Pennsylvania Court Upholds Gaming Board in DeNaples Case
Louis DeNaples, the Pennsylvania businessman who founded the Mount Airy Casino Resort, has lost his court appeal to return to the state’s gaming industry in an ancillary role.
DeNaples divested his interest in the Mount Airy casino in 2009, in a deal with the local district attorney after being indicted for perjury. That case had alleged that the businessman had lied on his application and in testimony that he had any ties to associates involved in organized crime, citing an ongoing association with Scranton mob boss Russel Bufalino.
Armed with an affidavit from Bufalino himself that appeared to countermand DeNaples’ assertions, then-District Attorney Ed Marsico agreed to drop all charges in exchange for DeNaples’ divesting his interest in Mount Airy and agreeing not to do business with the casino, which is in Pennsylvania’s Pocono Mountains. DeNaples divested his interest to a trust fund controlled by his children.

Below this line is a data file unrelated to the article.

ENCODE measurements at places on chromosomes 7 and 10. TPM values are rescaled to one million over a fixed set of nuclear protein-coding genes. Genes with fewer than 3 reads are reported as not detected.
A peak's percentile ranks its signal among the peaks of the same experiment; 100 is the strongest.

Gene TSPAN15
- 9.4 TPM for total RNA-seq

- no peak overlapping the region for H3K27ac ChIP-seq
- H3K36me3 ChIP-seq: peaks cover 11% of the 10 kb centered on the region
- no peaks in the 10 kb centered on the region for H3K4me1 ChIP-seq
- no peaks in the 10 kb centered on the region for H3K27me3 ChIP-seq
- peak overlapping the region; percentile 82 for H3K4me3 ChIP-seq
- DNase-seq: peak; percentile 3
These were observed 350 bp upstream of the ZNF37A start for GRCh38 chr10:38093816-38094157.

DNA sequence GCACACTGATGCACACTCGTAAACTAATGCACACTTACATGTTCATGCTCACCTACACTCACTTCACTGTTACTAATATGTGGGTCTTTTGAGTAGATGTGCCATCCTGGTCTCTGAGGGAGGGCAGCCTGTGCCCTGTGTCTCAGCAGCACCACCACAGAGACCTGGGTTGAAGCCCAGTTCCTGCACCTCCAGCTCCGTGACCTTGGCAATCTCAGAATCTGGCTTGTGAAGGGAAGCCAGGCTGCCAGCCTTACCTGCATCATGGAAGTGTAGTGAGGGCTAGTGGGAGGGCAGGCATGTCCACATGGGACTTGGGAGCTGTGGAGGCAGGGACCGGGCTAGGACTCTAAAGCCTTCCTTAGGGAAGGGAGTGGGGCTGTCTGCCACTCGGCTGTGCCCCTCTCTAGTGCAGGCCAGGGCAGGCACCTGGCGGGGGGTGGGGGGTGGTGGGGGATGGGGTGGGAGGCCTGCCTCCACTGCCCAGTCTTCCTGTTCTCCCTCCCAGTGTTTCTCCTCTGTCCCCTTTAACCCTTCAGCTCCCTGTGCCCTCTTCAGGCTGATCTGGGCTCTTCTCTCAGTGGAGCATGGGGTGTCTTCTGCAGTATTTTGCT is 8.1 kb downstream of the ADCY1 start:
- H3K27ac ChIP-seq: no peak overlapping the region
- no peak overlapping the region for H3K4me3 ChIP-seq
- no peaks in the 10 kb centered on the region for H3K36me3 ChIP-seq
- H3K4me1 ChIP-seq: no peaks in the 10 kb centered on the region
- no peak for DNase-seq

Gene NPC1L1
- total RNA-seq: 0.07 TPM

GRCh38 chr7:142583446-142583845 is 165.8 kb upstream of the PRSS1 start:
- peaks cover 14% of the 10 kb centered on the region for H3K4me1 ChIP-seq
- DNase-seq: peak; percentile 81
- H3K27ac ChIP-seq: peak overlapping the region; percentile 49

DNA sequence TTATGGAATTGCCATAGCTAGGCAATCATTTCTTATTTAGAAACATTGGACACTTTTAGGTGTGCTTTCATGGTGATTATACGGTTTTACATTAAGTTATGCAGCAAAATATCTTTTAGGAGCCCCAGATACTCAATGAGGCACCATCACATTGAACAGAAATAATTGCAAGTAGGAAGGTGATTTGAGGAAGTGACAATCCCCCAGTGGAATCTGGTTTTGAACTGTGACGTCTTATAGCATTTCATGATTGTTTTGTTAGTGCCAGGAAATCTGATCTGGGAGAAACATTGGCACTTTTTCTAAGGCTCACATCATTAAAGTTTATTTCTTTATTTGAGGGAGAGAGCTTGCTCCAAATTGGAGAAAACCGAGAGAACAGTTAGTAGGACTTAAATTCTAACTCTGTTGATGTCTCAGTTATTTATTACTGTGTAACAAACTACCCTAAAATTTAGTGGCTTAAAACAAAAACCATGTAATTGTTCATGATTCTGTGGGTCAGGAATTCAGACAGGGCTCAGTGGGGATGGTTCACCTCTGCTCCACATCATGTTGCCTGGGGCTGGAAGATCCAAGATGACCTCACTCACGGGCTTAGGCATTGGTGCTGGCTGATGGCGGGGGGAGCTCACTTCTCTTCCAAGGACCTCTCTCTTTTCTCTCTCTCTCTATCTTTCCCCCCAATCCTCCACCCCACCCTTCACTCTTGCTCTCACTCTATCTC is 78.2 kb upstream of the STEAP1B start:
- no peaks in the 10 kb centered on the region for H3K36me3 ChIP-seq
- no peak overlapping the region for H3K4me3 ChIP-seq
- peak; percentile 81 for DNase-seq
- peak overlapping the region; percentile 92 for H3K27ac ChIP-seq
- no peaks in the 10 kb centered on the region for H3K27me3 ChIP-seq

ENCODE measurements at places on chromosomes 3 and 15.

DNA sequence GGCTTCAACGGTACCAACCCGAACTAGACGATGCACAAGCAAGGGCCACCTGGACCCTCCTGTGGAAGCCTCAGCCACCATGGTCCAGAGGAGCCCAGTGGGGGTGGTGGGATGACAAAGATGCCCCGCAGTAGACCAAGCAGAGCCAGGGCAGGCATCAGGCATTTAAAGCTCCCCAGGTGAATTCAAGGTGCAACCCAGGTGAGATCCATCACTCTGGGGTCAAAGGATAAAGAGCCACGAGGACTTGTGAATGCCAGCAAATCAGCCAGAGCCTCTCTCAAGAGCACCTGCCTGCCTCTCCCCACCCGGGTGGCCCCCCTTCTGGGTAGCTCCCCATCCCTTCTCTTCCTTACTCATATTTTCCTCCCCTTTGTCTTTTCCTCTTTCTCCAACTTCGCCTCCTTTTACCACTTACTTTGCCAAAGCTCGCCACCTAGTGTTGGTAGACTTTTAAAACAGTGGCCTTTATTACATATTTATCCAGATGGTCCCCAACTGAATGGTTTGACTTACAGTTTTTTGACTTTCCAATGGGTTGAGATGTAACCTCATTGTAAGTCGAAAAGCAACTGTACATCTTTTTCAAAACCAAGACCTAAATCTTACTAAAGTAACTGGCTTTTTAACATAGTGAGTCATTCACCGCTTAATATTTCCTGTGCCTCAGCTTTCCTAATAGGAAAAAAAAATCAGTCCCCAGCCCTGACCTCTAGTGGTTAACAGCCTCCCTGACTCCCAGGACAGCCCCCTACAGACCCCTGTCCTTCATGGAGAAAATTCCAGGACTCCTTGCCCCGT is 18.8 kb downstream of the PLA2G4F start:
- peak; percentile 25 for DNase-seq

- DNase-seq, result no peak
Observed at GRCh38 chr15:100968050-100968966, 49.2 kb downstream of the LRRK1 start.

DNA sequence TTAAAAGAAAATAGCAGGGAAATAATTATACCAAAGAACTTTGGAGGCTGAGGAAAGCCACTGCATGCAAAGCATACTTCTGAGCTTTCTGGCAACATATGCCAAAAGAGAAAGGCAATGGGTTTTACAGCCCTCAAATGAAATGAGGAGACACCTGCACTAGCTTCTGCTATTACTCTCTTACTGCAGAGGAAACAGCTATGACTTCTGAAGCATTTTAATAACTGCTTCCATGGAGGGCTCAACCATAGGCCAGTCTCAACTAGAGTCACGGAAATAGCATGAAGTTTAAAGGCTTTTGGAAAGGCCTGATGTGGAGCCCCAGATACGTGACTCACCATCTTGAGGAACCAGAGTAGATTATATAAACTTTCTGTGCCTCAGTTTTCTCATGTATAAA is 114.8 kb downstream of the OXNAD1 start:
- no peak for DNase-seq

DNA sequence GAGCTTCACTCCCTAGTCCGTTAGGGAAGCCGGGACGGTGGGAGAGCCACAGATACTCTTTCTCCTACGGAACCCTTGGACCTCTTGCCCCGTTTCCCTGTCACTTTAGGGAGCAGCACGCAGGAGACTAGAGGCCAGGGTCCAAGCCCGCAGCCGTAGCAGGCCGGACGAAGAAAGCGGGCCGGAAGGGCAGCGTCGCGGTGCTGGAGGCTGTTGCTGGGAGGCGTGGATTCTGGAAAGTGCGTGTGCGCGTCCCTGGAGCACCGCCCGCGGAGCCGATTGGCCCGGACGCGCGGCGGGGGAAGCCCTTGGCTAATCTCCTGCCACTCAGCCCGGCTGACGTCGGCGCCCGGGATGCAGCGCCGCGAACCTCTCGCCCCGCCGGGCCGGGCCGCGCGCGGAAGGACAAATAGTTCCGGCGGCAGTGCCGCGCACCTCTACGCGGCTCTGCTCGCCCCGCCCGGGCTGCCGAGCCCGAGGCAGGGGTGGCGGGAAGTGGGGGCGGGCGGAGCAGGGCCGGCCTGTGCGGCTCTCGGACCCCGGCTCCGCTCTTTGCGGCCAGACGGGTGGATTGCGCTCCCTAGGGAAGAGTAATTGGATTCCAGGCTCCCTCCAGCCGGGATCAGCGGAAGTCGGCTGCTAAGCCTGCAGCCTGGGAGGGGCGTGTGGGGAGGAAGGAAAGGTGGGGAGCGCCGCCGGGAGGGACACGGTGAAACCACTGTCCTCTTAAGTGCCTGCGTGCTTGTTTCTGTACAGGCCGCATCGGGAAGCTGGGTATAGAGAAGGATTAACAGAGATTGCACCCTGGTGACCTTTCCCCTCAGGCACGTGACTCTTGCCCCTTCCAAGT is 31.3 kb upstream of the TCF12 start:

The businessman had recently appealed to the Pennsylvania Gaming Control Board, alleging that the settlement should not prevent firms in which he has an investment stake from supplying goods and services to the casino. He cited his stock ownership in companies such as Coca-Cola and Apple, saying it would be ludicrous to bar those companies from selling to the casino because of his settlement.
The board rejected his request, and DeNaples appealed the decision to the Pennsylvania Commonwealth Court. Last week, the court upheld the gaming board’s decision. Writing for the three-member panel, Judge Robert Simpson ruled that the restrictions imposed on DeNaples can only be lifted if DeNaples provides proof that the statements he made during the 2006 background investigation were not false, writing that the restrictions are “consistent with the board’s interest in safeguarding the integrity of the Pennsylvania gaming industry by prohibiting DeNaples’ participation at any level.
“Although DeNaples avoided criminal prosecution for perjury, he did so by agreeing to relinquish any ownership or control in Mount Airy.”